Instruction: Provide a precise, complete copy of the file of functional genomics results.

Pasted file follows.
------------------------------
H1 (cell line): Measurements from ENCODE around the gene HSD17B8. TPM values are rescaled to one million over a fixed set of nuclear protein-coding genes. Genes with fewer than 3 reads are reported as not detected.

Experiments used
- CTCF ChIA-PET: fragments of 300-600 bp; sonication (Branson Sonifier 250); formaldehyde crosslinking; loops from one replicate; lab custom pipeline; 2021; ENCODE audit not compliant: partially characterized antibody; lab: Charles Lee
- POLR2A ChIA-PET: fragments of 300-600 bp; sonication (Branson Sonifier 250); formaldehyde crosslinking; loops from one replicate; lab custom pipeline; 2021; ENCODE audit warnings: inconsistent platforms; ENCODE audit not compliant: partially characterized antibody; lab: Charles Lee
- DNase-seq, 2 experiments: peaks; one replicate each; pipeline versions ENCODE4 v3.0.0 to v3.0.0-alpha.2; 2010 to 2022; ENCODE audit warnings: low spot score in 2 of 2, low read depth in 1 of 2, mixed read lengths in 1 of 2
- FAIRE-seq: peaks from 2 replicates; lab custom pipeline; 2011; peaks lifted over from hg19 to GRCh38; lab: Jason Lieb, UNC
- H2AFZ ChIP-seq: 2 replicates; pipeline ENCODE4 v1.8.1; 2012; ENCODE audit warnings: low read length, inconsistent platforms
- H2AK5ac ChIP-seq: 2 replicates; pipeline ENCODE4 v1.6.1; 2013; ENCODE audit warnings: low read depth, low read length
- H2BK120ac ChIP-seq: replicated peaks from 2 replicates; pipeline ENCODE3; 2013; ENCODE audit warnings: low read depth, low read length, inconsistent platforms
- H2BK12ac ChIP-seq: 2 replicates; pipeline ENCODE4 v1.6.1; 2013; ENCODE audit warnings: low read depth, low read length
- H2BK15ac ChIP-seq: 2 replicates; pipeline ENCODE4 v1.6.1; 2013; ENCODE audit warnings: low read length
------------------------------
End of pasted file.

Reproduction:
H1 (cell line): Measurements from ENCODE around the gene HSD17B8. TPM values are rescaled to one million over a fixed set of nuclear protein-coding genes. Genes with fewer than 3 reads are reported as not detected.

Experiments used
- CTCF ChIA-PET: fragments of 300-600 bp; sonication (Branson Sonifier 250); formaldehyde crosslinking; loops from one replicate; lab custom pipeline; 2021; ENCODE audit not compliant: partially characterized antibody; lab: Charles Lee
- POLR2A ChIA-PET: fragments of 300-600 bp; sonication (Branson Sonifier 250); formaldehyde crosslinking; loops from one replicate; lab custom pipeline; 2021; ENCODE audit warnings: inconsistent platforms; ENCODE audit not compliant: partially characterized antibody; lab: Charles Lee
- DNase-seq, 2 experiments: peaks; one replicate each; pipeline versions ENCODE4 v3.0.0 to v3.0.0-alpha.2; 2010 to 2022; ENCODE audit warnings: low spot score in 2 of 2, low read depth in 1 of 2, mixed read lengths in 1 of 2
- FAIRE-seq: peaks from 2 replicates; lab custom pipeline; 2011; peaks lifted over from hg19 to GRCh38; lab: Jason Lieb, UNC
- H2AFZ ChIP-seq: 2 replicates; pipeline ENCODE4 v1.8.1; 2012; ENCODE audit warnings: low read length, inconsistent platforms
- H2AK5ac ChIP-seq: 2 replicates; pipeline ENCODE4 v1.6.1; 2013; ENCODE audit warnings: low read depth, low read length
- H2BK120ac ChIP-seq: replicated peaks from 2 replicates; pipeline ENCODE3; 2013; ENCODE audit warnings: low read depth, low read length, inconsistent platforms
- H2BK12ac ChIP-seq: 2 replicates; pipeline ENCODE4 v1.6.1; 2013; ENCODE audit warnings: low read depth, low read length
- H2BK15ac ChIP-seq: 2 replicates; pipeline ENCODE4 v1.6.1; 2013; ENCODE audit warnings: low read length